Argentina will ask the International Monetary Fund (IMF) for an Extended Fund Facility (EFF) programme as part of the government's efforts to delay repayments on the US$44 billion it owes the multilateral organisation, Economy Minister Martin Guzman confirmed Monday.
"The IMF staff and the Argentine government consider that in the current circumstances, this type of programme is the best alternative available," said the minister.
An extended facilities programme would give the country at least four-and-a-half years to begin paying down its debt once it is approved, Guzmán told reporters at the Economy Ministry on Monday. Typically, EFF schemes require economic reforms as part of any deal.
"An EFF scheme is designed to provide long-term assistance to nations facing compared to assistance provided under the Stand-by Arrangement, assistance under an extended arrangement features longer programme engagement — to help countries implement medium-term structural reforms — and a longer repayment period," according to the IMF.
The Washington-based crisis lender will send a mission team to meet with officials in Buenos Aires this Tuesday, November 10, to discuss the country's challenges amid the coronavirus pandemic, including debt owed to the Fund.
The government is hoping to renegotiate repayments on a US$44-billion loan from the IMF in 2018. The credit line was originally meant to be US$57 billion, but President Alberto Fernández halted disbursements when he took office in December 2019. The first repayments are due in September 2021.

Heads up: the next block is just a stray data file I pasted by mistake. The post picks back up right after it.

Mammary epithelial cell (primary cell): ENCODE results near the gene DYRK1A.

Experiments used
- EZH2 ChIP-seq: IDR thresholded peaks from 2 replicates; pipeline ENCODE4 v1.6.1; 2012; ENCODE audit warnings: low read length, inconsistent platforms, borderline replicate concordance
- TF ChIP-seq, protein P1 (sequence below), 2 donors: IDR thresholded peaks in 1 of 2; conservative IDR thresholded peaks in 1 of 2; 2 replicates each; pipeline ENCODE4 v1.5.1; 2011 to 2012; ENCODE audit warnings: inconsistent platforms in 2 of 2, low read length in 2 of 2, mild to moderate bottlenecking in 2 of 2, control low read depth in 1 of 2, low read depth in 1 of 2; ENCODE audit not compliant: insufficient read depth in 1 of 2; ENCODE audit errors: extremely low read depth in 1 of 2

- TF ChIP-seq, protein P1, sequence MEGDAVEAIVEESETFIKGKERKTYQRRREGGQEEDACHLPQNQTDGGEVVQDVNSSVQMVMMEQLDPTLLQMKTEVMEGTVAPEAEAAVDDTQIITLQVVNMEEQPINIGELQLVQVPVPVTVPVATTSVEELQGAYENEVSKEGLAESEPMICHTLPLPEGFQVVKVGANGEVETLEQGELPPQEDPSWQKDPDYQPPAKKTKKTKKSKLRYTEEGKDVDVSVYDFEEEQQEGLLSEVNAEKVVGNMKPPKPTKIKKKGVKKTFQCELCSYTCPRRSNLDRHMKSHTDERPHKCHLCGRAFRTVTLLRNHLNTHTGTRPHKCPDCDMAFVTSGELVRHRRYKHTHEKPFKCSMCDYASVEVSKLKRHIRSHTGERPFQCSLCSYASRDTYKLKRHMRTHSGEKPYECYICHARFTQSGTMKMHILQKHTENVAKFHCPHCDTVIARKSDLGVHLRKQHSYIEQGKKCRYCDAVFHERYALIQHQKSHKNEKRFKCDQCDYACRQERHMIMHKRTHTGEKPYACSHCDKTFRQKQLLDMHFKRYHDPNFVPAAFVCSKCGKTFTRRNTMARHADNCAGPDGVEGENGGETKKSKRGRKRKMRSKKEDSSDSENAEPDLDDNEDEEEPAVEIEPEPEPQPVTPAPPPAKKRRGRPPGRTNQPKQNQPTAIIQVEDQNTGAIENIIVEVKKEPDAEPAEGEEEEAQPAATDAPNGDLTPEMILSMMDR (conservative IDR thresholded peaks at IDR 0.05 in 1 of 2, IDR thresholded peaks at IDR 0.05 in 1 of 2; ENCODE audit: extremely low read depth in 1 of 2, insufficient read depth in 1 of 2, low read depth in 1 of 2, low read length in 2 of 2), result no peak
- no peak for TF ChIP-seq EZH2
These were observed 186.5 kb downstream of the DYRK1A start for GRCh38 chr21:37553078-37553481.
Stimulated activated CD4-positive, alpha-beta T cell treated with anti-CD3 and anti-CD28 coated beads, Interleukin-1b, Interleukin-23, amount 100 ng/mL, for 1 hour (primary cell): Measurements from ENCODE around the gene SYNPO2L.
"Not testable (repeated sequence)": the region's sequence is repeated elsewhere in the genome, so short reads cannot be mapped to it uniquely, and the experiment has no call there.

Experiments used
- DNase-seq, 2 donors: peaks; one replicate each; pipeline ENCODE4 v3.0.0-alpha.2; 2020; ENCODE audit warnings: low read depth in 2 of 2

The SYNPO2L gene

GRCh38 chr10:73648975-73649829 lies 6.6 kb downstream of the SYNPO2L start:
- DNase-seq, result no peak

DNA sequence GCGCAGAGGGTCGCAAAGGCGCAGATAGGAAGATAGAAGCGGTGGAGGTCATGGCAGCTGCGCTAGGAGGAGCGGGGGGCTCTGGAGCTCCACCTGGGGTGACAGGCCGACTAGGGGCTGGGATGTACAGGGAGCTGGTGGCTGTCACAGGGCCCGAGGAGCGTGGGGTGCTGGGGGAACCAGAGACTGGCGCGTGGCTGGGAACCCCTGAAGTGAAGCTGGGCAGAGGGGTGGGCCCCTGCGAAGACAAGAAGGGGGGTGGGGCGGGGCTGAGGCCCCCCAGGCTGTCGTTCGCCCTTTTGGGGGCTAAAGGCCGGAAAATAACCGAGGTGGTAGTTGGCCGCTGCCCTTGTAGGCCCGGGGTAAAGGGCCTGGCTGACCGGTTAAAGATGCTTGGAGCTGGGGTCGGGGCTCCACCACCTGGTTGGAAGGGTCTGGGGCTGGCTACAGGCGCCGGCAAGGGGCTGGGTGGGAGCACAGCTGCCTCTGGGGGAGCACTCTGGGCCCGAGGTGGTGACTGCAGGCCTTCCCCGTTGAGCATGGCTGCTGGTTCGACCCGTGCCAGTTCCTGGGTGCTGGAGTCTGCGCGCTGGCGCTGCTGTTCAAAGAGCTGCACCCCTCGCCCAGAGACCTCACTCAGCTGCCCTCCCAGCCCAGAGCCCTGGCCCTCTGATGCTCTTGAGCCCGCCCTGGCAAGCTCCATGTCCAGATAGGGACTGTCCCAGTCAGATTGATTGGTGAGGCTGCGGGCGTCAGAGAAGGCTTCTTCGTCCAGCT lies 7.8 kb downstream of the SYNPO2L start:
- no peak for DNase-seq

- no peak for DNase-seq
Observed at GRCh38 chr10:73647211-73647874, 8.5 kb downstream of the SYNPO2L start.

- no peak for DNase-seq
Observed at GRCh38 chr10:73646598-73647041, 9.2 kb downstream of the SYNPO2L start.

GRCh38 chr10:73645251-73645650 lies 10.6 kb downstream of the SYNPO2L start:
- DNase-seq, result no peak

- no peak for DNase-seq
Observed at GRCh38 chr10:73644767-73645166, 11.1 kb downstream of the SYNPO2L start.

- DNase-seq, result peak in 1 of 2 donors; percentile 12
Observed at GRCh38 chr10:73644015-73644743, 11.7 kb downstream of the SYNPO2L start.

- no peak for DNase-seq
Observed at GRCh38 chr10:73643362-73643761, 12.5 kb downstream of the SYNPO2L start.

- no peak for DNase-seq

"We have been doing very constructive work with the agency and the intention is to replace the current programme with a new one that is based on completely different principles, understanding that there is no restoration of macroeconomic stability without the recovery of economic growth," Guzmán said in a statement issued Monday.
The country will also present a multi-year macroeconomic programme to Congress, which will determine the fiscal path, financing goals, and international reserve targets until 2025, the minister added.
Future foreign debt to require congressional approval
In a statement also issued Monday, Guzmán also said that the government would seek to present a bill to Congress requiring all any future foreign debt issuances be granted congressional approval. The deal would apply to any agreement with the IMF, the minister added.
"We think it would be healthy for decisions to borrow in foreign currencies to have the approval of Congress," Guzmán said in a statement issued by his office.
The bill will be presented to Congress this week – coinciding with the IMF mission team’s visit – and would kick in for both debt issued under foreign legislation and agreements with multilateral organisations, such as the IMF.
"This has to do with turning debt sustainability into a state policy," said the minister.